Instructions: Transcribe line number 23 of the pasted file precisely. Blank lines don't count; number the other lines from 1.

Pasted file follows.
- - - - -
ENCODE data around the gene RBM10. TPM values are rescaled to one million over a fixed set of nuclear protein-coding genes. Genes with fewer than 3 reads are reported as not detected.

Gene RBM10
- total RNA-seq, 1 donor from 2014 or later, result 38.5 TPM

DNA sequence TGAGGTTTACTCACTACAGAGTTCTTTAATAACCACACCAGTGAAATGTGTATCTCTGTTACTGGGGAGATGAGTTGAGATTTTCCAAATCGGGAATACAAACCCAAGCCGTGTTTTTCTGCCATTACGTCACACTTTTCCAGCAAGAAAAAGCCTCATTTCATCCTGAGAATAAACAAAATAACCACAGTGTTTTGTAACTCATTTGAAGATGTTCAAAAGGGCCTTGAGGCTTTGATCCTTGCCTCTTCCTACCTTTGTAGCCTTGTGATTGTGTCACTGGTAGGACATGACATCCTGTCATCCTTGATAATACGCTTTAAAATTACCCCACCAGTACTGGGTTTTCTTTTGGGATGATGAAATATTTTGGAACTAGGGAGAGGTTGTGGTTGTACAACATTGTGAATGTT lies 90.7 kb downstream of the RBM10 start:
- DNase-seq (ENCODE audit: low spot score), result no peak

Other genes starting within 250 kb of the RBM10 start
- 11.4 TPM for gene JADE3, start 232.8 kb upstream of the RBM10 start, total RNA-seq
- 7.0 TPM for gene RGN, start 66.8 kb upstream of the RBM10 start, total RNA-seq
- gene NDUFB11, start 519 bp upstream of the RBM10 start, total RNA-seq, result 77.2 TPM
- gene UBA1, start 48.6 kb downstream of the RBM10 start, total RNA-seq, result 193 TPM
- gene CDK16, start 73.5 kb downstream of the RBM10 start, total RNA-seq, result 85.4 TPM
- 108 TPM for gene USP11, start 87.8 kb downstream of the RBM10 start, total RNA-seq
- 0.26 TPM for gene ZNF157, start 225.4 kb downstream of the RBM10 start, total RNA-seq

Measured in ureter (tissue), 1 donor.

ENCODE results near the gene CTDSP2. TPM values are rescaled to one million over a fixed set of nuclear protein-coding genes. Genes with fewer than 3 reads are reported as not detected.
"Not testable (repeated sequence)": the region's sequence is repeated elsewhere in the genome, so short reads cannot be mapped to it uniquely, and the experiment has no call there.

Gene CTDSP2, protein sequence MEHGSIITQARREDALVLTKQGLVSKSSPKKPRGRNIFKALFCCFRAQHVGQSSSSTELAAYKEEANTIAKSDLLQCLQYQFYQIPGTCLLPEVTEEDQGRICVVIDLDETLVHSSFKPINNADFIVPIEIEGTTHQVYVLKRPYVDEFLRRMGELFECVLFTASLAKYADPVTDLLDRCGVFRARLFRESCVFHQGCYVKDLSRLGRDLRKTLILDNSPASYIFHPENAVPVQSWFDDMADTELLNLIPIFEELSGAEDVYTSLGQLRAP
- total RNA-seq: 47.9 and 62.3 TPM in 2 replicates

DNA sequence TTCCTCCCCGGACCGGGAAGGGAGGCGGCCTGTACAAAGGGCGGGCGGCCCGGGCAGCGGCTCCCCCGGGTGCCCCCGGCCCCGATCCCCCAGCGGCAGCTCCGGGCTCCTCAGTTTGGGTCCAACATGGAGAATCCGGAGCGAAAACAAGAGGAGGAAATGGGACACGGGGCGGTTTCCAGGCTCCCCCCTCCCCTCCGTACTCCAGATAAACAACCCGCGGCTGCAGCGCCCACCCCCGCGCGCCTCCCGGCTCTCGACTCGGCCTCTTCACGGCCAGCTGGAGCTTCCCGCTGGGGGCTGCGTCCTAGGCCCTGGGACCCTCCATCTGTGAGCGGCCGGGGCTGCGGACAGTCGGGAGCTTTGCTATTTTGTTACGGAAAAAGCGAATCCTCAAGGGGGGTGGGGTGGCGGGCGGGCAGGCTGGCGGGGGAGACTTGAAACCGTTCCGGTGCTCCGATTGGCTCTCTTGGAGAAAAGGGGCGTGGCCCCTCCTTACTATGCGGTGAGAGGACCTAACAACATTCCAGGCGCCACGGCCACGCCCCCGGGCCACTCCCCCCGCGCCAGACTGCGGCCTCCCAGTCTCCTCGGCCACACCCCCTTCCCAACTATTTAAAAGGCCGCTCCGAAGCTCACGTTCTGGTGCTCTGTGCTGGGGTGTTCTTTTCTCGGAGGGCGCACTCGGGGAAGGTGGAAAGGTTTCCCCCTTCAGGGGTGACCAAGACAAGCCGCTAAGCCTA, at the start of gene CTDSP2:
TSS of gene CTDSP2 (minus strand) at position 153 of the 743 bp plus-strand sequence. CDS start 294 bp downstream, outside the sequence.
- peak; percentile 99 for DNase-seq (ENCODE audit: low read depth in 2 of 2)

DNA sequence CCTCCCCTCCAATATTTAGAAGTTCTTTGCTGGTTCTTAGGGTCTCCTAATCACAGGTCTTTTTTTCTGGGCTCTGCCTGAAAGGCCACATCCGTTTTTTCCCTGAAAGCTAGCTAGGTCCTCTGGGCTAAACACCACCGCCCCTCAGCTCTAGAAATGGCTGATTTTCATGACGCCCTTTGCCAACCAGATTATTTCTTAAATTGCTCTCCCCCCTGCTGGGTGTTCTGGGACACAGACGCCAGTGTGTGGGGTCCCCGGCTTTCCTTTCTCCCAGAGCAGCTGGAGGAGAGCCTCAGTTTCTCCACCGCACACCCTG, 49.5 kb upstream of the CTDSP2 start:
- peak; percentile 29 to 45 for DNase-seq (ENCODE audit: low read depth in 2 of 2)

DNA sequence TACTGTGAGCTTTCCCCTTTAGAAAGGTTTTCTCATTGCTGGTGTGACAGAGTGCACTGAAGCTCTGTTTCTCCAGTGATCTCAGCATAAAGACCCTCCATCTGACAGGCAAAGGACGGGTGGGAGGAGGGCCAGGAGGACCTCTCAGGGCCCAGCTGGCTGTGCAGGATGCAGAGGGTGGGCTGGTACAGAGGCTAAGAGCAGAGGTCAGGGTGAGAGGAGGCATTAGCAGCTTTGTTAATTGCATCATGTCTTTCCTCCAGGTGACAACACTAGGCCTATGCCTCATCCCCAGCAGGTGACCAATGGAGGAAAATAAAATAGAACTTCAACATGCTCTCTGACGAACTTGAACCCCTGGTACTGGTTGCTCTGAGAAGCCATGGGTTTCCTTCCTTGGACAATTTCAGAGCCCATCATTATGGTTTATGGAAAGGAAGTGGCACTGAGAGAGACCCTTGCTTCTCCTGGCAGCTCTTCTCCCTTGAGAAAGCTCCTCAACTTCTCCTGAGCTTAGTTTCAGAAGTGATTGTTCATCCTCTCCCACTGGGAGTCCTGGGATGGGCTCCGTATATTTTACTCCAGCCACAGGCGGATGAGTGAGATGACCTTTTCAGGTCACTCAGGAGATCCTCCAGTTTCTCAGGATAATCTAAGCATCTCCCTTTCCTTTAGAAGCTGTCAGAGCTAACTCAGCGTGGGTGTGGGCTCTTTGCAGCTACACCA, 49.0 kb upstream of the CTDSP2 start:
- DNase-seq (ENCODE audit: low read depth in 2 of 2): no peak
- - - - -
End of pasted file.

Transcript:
- peak; percentile 29 to 45 for DNase-seq (ENCODE audit: low read depth in 2 of 2)